Dynamic scoping works over a dynamic scope, making variables visible throughout the rest of the "block" in which they are first used and in any subroutines that are called by the rest of the block. Dynamically scoped variables can have their values temporarily changed (and implicitly restored later) by a local operator. (Compare "lexical scoping".) Used more loosely to mean how a subroutine that is in the middle of calling another subroutine "contains" that subroutine at "run time".
Derived from many sources. Some would say too many.
A basic building block. When you're talking about an "array", it's one of the items that make up the array.
When something is contained in something else, particularly when that might be considered surprising: "I've embedded a complete Perl interpreter in my editor!"
When you change a "value" as it is being copied. [From French, "in passing", as in the exotic pawn-capturing maneuver in chess.]
A mechanism by which some high-level agent such as a user can pass its preferences down to its future offspring (child processes, grandchild processes, great-grandchild processes, and so on). Each environment variable is a "key"/"value" pair, like one entry in a "hash".
End of File. Sometimes used metaphorically as the terminating string of a "here document".
The error number returned by a "syscall" when it fails. Perl refers
to the error by the name
if you use the English
A fancy term for an error. See "fatal error".
The way a program responds to an error. The exception handling mechanism in Perl is the eval operator.
To throw away the current "process"'s program and replace it with another without exiting the process or relinquishing any resources held (apart from the old memory image).
The special mark that tells the operating system it can run this program. There are actually three execute bits under Unix, and which bit gets used depends on whether you own the file singularly, collectively, or not at all.
A Perl module that also pulls in compiled C or C++ code. More generally, any experimental option that can be compiled into Perl, such as multithreading.
In Perl, any value that would look like
in a string context. Since undefined values evaluate to
undefined values are false, but not all false values are undefined.
Frequently Asked Question (although not necessarily frequently answered, especially if the answer appears in the Perl FAQ shipped standard with Perl).
An uncaught "exception", which causes termination of the "process"
after printing a message on your "standard error" stream. Errors
that happen inside an eval are not fatal. Instead,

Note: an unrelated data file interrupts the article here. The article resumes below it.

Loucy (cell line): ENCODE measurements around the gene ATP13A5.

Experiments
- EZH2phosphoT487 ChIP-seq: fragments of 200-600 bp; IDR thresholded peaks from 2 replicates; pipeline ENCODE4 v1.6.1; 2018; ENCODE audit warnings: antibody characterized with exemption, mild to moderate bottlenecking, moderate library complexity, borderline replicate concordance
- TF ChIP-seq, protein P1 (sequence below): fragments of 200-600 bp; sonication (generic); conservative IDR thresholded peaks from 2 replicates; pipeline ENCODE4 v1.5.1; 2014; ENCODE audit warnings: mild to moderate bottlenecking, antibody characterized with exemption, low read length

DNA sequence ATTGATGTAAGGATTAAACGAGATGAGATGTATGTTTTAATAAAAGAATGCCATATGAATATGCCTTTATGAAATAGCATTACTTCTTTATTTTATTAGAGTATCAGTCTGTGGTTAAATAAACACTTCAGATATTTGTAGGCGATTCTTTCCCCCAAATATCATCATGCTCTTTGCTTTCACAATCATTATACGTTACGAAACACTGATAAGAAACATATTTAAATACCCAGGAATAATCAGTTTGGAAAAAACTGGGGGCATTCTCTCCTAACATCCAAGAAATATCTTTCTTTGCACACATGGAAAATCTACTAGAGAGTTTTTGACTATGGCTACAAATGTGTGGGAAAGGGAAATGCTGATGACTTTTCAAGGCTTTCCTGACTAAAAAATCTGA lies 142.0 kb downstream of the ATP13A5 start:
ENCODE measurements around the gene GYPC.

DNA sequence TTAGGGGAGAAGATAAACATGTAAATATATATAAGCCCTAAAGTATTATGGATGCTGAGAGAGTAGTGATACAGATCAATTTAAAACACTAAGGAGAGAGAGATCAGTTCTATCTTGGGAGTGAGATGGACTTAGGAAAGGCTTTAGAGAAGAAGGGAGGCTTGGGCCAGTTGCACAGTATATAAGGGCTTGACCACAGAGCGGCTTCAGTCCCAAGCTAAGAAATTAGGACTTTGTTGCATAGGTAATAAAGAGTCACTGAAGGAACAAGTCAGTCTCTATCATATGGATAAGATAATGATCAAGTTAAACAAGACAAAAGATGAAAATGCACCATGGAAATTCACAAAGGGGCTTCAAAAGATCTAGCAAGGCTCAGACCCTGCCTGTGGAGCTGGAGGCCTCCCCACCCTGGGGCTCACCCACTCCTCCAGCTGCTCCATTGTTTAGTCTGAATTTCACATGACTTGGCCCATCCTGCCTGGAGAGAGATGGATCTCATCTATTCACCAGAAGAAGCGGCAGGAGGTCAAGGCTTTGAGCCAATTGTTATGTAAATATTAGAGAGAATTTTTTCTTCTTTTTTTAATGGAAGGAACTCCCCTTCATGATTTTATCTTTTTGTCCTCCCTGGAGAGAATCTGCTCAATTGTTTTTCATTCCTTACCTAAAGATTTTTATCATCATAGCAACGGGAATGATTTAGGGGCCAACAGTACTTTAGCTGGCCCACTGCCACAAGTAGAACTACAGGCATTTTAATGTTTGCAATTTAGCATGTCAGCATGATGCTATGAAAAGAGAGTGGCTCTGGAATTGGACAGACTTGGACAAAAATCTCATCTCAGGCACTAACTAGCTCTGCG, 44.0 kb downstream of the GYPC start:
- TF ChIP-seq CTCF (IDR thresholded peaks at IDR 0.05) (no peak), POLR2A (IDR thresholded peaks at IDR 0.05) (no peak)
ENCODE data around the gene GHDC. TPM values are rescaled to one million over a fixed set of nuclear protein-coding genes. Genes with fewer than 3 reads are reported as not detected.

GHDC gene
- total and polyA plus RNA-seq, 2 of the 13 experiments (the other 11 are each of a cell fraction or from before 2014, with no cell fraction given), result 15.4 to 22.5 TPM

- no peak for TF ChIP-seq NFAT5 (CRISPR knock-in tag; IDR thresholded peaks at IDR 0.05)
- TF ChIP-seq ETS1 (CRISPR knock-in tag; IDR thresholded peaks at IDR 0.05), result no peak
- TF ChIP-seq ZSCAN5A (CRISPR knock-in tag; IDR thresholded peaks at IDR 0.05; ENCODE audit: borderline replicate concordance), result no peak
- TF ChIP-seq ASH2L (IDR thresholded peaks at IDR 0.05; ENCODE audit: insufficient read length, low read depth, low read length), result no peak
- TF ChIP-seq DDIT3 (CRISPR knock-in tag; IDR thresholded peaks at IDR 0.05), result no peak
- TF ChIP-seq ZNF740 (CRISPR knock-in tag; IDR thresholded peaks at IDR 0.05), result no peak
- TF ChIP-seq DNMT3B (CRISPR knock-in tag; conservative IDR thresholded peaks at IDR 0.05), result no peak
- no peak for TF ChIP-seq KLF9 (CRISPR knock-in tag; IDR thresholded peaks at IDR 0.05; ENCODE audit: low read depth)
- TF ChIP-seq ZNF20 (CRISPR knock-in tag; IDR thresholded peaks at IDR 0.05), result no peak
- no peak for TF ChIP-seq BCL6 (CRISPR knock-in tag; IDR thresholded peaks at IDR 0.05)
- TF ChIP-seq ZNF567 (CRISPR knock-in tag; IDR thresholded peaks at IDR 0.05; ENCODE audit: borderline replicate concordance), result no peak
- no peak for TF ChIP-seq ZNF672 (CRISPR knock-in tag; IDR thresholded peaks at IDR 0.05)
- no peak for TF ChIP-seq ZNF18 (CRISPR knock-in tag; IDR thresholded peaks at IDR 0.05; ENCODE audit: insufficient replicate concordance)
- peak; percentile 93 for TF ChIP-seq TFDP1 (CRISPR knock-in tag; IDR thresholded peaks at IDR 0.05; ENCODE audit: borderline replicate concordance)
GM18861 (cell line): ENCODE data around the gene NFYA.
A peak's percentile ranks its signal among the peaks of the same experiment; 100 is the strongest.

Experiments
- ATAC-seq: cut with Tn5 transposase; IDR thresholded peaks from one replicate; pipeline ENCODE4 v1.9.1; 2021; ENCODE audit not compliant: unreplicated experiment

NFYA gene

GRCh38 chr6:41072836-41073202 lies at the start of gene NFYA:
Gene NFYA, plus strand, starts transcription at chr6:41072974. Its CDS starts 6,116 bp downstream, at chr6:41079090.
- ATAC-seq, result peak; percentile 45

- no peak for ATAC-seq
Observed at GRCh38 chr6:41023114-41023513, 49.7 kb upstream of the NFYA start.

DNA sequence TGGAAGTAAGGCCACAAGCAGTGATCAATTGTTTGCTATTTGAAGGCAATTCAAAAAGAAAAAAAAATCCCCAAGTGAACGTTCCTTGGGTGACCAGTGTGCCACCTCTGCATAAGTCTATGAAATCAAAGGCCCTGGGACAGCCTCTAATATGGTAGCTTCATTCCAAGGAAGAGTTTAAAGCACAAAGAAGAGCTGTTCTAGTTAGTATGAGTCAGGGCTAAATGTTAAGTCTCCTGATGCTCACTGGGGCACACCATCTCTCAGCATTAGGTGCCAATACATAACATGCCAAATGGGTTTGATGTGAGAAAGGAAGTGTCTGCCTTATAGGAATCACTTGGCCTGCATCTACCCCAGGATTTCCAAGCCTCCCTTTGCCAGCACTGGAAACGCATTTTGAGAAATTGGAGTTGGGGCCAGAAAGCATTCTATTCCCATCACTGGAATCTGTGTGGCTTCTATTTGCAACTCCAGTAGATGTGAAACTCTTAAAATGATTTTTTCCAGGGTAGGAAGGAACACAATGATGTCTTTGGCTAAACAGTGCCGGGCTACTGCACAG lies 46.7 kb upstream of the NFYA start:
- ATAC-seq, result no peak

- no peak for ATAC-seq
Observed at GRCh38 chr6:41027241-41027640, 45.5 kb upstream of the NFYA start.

the eval terminates after placing the exception
message in the
) variable. You can try to
provoke a fatal error with the die operator (known as
throwing or raising an exception), but this may be caught by a
dynamically enclosing eval. If not caught, the
die becomes a fatal error.
A single piece of numeric or string data that is part of a longer "string", "record", or "line". Variable-width fields are usually split up by separators (so use split to extract the fields), while fixed-width fields are usually at fixed positions (so use unpack). Instance variables are also known as fields.
A named collection of data, usually stored on disk in a "directory" in a "filesystem". Roughly like a document, if you're into office metaphors. In modern filesystems, you can actually give a file more than one name. Some files have special properties, like directories and devices.
The little number the "operating system" uses to keep track of which opened "file" you're talking about. Perl hides the file descriptor inside a "standard I/O" stream and then attaches the stream to a "filehandle".
A built-in unary operator that you use to determine whether something
is "true" about a file, such as
to test whether
you're the owner of the file.
An identifier (not necessarily related to the real name of a file) that represents a particular instance of opening a file until you close it. If you're going to open and close several different files in succession, it's fine to open each of them with the same filehandle, so you don't have to write out separate code to process each file.
One name for a file. This name is listed in a "directory", and you can use it in an open to tell the "operating system" exactly which file you want to open, and associate the file with a "filehandle" which will carry the subsequent identity of that file in your program, until you close it.
A set of directories and files residing on a partition of the disk. Sometimes known as a "partition". You can change the file's name or even move a file around from directory to directory within a filesystem without actually moving the file itself, at least under Unix.